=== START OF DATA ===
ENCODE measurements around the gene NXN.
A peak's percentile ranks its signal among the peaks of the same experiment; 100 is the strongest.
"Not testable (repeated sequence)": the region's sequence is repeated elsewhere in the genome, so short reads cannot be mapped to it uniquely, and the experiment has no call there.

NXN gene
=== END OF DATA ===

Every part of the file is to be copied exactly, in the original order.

ENCODE measurements around the gene NXN.
A peak's percentile ranks its signal among the peaks of the same experiment; 100 is the strongest.
"Not testable (repeated sequence)": the region's sequence is repeated elsewhere in the genome, so short reads cannot be mapped to it uniquely, and the experiment has no call there.

NXN gene